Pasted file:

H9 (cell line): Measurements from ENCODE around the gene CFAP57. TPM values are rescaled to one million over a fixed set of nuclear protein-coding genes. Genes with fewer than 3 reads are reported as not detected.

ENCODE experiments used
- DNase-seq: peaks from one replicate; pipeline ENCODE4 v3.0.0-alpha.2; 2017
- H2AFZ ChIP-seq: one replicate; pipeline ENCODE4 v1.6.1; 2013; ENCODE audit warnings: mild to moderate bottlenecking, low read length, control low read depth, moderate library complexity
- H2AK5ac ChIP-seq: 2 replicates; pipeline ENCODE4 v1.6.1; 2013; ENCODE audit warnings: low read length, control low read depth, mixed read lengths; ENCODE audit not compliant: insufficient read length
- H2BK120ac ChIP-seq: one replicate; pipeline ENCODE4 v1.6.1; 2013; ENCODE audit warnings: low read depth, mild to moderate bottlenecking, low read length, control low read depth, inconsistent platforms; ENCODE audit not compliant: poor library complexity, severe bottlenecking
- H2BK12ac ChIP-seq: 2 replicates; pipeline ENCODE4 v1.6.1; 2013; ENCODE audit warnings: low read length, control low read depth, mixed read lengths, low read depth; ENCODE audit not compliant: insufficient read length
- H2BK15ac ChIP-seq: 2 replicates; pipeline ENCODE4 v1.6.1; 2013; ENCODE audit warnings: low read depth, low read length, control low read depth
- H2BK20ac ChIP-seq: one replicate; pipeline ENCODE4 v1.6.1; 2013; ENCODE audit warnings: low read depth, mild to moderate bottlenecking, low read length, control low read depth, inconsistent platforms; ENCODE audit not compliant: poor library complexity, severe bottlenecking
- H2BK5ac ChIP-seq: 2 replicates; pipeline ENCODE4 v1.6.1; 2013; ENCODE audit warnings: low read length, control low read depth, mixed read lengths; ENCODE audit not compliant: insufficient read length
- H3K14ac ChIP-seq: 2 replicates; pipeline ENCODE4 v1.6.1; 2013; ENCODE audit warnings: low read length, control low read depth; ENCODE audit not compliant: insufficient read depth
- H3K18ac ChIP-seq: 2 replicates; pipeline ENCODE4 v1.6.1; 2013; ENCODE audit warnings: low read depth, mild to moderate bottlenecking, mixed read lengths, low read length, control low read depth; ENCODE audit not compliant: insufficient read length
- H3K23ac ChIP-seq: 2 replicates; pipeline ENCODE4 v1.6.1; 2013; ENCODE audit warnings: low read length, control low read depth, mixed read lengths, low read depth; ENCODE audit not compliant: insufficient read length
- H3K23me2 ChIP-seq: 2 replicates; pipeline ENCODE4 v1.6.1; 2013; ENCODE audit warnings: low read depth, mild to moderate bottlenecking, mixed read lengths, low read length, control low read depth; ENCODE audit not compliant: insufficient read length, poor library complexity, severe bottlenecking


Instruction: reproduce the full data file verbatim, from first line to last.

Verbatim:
H9 (cell line): Measurements from ENCODE around the gene CFAP57. TPM values are rescaled to one million over a fixed set of nuclear protein-coding genes. Genes with fewer than 3 reads are reported as not detected.

ENCODE experiments used
- DNase-seq: peaks from one replicate; pipeline ENCODE4 v3.0.0-alpha.2; 2017
- H2AFZ ChIP-seq: one replicate; pipeline ENCODE4 v1.6.1; 2013; ENCODE audit warnings: mild to moderate bottlenecking, low read length, control low read depth, moderate library complexity
- H2AK5ac ChIP-seq: 2 replicates; pipeline ENCODE4 v1.6.1; 2013; ENCODE audit warnings: low read length, control low read depth, mixed read lengths; ENCODE audit not compliant: insufficient read length
- H2BK120ac ChIP-seq: one replicate; pipeline ENCODE4 v1.6.1; 2013; ENCODE audit warnings: low read depth, mild to moderate bottlenecking, low read length, control low read depth, inconsistent platforms; ENCODE audit not compliant: poor library complexity, severe bottlenecking
- H2BK12ac ChIP-seq: 2 replicates; pipeline ENCODE4 v1.6.1; 2013; ENCODE audit warnings: low read length, control low read depth, mixed read lengths, low read depth; ENCODE audit not compliant: insufficient read length
- H2BK15ac ChIP-seq: 2 replicates; pipeline ENCODE4 v1.6.1; 2013; ENCODE audit warnings: low read depth, low read length, control low read depth
- H2BK20ac ChIP-seq: one replicate; pipeline ENCODE4 v1.6.1; 2013; ENCODE audit warnings: low read depth, mild to moderate bottlenecking, low read length, control low read depth, inconsistent platforms; ENCODE audit not compliant: poor library complexity, severe bottlenecking
- H2BK5ac ChIP-seq: 2 replicates; pipeline ENCODE4 v1.6.1; 2013; ENCODE audit warnings: low read length, control low read depth, mixed read lengths; ENCODE audit not compliant: insufficient read length
- H3K14ac ChIP-seq: 2 replicates; pipeline ENCODE4 v1.6.1; 2013; ENCODE audit warnings: low read length, control low read depth; ENCODE audit not compliant: insufficient read depth
- H3K18ac ChIP-seq: 2 replicates; pipeline ENCODE4 v1.6.1; 2013; ENCODE audit warnings: low read depth, mild to moderate bottlenecking, mixed read lengths, low read length, control low read depth; ENCODE audit not compliant: insufficient read length
- H3K23ac ChIP-seq: 2 replicates; pipeline ENCODE4 v1.6.1; 2013; ENCODE audit warnings: low read length, control low read depth, mixed read lengths, low read depth; ENCODE audit not compliant: insufficient read length
- H3K23me2 ChIP-seq: 2 replicates; pipeline ENCODE4 v1.6.1; 2013; ENCODE audit warnings: low read depth, mild to moderate bottlenecking, mixed read lengths, low read length, control low read depth; ENCODE audit not compliant: insufficient read length, poor library complexity, severe bottlenecking